"It doesn't further anyone's agenda when you degrade another human being," Lombardo said.
The winner of the Republican race pitting Gaetz, Lombardo and Pensacola businessman Greg Merk will likely face Walton County resident Peggy Schiller, a Democrat, in the November general election.
Another Democratic candidate, Rebekah Jones, was forced out of the race when a judge recently ruled she had not been registered as a Democrat for a full year prior to entering into the race. She has said she plans to appeal the ruling.
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The anti-Gaetz sentiment extends into the First Congressional District from outside Florida as well.
In late July, Mad Dog PAC, a proudly anti-Trump and anti-Gaetz group founded by Claude Taylor, placed a billboard reading "Indict Matt Gaetz Now" in Valparaiso near the east gate of Eglin Air Force Base. The sign was still in place Monday.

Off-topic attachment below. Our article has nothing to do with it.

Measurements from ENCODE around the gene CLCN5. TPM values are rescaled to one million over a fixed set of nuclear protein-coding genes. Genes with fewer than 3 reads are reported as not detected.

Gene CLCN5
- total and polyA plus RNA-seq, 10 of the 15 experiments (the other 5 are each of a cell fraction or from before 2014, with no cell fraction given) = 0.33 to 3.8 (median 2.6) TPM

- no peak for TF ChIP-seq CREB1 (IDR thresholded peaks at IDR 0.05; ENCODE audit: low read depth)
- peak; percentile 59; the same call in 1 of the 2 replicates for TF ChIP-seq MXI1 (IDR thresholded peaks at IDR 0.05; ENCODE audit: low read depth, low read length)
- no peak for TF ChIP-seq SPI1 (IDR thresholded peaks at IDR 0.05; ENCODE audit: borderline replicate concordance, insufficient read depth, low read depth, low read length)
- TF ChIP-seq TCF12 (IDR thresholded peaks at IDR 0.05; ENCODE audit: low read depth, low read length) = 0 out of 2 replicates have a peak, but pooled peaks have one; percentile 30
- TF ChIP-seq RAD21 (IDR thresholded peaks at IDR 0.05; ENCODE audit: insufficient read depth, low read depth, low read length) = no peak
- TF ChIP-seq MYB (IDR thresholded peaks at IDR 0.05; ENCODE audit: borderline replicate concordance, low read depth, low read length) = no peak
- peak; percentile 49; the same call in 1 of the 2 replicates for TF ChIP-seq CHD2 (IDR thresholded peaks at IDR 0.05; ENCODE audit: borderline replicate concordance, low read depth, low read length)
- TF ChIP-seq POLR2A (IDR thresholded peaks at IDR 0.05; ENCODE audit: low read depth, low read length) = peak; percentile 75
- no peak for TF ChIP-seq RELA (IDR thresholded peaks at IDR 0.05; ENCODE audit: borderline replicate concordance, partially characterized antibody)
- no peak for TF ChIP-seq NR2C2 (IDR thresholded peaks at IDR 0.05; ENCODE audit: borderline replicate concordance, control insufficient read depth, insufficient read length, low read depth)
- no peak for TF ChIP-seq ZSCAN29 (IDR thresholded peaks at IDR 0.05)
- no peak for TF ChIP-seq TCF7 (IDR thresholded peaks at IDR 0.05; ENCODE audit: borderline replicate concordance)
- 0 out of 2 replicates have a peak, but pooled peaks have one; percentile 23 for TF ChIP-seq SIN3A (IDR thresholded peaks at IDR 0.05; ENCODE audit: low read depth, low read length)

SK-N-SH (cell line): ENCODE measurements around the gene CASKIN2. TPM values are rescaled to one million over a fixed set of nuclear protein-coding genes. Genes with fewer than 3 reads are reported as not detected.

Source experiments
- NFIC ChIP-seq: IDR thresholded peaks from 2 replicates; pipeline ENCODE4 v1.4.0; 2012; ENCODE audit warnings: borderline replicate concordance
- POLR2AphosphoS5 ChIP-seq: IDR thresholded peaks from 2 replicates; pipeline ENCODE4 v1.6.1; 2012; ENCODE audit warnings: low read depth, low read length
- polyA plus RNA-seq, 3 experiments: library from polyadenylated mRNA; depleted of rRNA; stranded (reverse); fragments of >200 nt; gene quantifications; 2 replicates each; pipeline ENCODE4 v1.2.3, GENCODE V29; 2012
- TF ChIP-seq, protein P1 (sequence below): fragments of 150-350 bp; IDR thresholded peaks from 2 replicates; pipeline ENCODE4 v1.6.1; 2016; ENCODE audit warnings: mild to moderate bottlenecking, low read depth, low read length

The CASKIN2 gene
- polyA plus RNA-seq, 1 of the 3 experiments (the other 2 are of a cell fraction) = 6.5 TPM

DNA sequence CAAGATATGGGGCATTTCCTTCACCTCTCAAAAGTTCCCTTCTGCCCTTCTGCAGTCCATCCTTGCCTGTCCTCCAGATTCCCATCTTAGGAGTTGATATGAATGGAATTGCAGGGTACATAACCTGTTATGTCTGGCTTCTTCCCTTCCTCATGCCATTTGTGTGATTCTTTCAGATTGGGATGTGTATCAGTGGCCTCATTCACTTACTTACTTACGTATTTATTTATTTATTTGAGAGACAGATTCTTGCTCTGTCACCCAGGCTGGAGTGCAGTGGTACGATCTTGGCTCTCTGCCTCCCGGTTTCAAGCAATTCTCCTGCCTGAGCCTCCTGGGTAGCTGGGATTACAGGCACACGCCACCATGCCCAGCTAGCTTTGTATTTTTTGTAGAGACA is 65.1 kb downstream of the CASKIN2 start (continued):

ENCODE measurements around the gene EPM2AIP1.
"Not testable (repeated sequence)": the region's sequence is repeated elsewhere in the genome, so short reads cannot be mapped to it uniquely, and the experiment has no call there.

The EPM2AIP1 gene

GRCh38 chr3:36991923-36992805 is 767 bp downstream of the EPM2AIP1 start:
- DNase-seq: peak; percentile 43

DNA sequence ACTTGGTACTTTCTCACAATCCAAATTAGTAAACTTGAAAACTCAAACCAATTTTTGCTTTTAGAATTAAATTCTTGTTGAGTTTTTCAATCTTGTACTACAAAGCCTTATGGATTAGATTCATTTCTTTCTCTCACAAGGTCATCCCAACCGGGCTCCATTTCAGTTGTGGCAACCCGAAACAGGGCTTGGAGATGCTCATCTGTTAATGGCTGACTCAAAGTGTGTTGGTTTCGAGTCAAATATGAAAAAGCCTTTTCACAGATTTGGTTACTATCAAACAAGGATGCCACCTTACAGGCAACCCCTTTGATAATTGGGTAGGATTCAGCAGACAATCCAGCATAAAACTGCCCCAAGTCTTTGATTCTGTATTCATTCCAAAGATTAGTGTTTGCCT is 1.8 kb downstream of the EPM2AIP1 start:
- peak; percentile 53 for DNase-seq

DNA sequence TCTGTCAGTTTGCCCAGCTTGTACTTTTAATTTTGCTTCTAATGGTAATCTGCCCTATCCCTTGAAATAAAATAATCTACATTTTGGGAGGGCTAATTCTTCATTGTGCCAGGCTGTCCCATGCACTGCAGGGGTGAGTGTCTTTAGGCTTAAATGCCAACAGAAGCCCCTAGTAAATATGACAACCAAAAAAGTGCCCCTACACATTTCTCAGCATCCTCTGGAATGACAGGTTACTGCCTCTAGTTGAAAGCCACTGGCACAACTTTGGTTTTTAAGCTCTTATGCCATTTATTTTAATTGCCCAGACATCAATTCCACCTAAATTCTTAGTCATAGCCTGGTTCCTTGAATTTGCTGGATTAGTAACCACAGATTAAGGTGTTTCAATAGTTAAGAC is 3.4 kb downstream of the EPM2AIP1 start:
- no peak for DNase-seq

Gaetz brushed off Taylor as "an out-of-state former Clinton White House staffer."
Taylor is attacking Gaetz because "Congressman Gaetz is an effective fighter for the America First cause," the email from the congressman's office said.
"President Trump, who won the support of Florida's First Congressional District in both of his presidential campaigns, praised Congressman Gaetz as a 'courageous' fighter who 'loves Florida' during a major speech this past weekend," Gaetz's congressional office said.
“Congressman Gaetz has enjoyed rallying with hundreds of supporters at his recent events and is looking forward to winning re-election,” an email from the Gaetz campaign said.